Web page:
The rapid increase in linguistic diversity in schools worldwide over the past two decades has prompted a new generation of research on the impact of early bilingual experience on the literacy development of young children. So far, the field has concentrated on such impact among typically-developing children. In this editorial, we argue that this line of research should be expanded to focus on struggling readers, or children at-risk for reading disabilities. Documented similarities in the distinctive linguistic and cognitive profiles of struggling readers who are monolingual and bilingual, combined with mounting evidence for bilingual advantage in verbal and non-verbal abilities, have led us to hypothesize that delay in reading development among struggling readers may be mitigated by bilingual experience through three mechanisms: a) enhanced attention control that allows for more efficient use of working memory during reading; b) increased sensitivity to linguistic structures; and c) availability of compensatory reading strategies through literacy development of a second language. These three mechanisms are explicated in this editorial to call for a new research agenda in the field of childhood and developmental disorder.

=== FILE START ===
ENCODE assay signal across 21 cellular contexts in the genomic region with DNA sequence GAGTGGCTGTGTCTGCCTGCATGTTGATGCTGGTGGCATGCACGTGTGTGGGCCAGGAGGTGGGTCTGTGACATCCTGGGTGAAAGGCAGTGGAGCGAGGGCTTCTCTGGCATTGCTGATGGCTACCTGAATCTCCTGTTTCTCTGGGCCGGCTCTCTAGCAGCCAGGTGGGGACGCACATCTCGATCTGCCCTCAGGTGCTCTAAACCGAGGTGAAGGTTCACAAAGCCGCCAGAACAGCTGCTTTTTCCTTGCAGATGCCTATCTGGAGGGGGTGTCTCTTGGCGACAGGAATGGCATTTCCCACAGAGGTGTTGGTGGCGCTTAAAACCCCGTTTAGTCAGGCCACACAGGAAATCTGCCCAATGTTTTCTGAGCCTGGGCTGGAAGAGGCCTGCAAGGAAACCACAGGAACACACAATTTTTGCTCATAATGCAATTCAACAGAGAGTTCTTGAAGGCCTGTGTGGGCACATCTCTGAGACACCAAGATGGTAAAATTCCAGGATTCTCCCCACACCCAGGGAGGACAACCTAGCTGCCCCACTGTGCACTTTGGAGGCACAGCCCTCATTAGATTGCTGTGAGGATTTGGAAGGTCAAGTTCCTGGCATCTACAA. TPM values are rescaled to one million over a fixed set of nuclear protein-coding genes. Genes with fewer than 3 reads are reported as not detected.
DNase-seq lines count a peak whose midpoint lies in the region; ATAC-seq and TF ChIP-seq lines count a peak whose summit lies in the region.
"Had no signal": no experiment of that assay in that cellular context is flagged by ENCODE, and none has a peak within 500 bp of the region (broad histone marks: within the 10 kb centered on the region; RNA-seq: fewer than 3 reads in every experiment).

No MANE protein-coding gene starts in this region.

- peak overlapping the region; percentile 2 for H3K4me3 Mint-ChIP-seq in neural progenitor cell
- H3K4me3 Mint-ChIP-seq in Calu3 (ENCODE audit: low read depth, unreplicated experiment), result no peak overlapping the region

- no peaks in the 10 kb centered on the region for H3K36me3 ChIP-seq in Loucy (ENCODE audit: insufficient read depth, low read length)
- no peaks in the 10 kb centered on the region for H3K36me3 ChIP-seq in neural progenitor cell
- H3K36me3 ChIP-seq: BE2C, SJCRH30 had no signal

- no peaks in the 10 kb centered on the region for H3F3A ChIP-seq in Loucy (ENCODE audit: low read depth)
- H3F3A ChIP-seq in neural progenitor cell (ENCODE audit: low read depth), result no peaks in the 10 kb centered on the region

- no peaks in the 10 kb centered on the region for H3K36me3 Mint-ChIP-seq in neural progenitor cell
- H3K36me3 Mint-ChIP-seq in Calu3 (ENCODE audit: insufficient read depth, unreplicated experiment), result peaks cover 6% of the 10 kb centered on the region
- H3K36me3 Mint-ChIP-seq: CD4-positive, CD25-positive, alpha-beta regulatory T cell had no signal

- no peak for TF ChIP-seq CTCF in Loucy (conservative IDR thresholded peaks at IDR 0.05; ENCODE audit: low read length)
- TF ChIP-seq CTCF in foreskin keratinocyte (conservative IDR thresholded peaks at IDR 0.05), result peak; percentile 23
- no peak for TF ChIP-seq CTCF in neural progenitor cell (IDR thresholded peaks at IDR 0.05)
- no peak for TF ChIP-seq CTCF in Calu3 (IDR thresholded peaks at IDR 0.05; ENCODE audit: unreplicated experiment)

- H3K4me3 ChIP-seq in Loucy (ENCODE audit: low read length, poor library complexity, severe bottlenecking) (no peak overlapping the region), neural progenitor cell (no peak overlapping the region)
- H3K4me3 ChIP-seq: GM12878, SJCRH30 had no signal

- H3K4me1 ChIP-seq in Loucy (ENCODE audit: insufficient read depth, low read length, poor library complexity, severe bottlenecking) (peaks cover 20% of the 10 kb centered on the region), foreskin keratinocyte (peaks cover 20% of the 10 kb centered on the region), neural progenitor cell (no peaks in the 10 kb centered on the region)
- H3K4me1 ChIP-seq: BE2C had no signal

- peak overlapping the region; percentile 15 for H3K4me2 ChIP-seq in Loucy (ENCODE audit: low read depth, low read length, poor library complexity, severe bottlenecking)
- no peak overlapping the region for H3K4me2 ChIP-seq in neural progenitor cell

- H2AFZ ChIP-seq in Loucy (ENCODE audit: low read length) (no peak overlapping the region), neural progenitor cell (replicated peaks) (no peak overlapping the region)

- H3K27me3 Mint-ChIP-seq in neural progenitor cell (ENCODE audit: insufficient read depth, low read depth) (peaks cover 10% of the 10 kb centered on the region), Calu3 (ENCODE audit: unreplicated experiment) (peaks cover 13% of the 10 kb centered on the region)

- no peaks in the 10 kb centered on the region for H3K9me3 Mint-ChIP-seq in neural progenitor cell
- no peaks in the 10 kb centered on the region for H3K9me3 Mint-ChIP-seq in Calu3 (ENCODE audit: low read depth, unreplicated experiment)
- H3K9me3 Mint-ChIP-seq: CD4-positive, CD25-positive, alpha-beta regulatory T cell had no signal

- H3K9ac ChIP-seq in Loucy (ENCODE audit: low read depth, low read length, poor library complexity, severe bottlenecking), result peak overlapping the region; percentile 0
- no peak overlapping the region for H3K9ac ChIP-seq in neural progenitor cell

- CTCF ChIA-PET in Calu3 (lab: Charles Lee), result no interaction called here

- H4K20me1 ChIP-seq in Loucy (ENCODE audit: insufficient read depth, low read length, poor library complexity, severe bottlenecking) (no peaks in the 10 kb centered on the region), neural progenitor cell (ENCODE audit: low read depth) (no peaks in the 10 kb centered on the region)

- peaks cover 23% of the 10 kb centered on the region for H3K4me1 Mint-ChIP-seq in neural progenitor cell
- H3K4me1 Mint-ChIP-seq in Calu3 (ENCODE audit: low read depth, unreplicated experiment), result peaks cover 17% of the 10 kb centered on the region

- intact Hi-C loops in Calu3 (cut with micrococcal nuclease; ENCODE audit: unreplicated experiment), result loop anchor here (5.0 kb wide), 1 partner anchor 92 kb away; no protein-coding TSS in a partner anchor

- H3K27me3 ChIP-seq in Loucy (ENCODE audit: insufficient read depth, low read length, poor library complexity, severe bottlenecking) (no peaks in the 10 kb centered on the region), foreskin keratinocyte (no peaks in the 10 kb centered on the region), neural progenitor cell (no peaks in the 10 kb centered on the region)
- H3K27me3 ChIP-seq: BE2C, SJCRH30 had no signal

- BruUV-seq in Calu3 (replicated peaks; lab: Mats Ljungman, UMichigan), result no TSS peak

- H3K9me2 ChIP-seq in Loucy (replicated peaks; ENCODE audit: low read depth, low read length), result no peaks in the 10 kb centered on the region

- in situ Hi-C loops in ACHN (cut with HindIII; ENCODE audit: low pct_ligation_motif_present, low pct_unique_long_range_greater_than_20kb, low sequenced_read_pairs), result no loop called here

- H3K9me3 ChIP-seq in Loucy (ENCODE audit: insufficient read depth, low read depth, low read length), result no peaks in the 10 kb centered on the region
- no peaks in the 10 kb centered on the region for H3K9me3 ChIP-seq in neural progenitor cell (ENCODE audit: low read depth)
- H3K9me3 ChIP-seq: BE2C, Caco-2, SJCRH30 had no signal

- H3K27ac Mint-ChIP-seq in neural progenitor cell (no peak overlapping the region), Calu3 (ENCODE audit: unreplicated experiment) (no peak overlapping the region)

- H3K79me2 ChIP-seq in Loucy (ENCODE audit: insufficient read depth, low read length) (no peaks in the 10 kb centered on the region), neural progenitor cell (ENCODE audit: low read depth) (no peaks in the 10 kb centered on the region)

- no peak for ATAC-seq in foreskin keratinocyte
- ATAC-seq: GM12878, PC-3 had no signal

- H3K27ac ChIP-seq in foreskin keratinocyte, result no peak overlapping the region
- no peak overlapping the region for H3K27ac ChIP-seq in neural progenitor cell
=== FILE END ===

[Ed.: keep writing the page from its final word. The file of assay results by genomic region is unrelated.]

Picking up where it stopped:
Li-Jen Kuo, Zhuo Chen and Shaun W Ko
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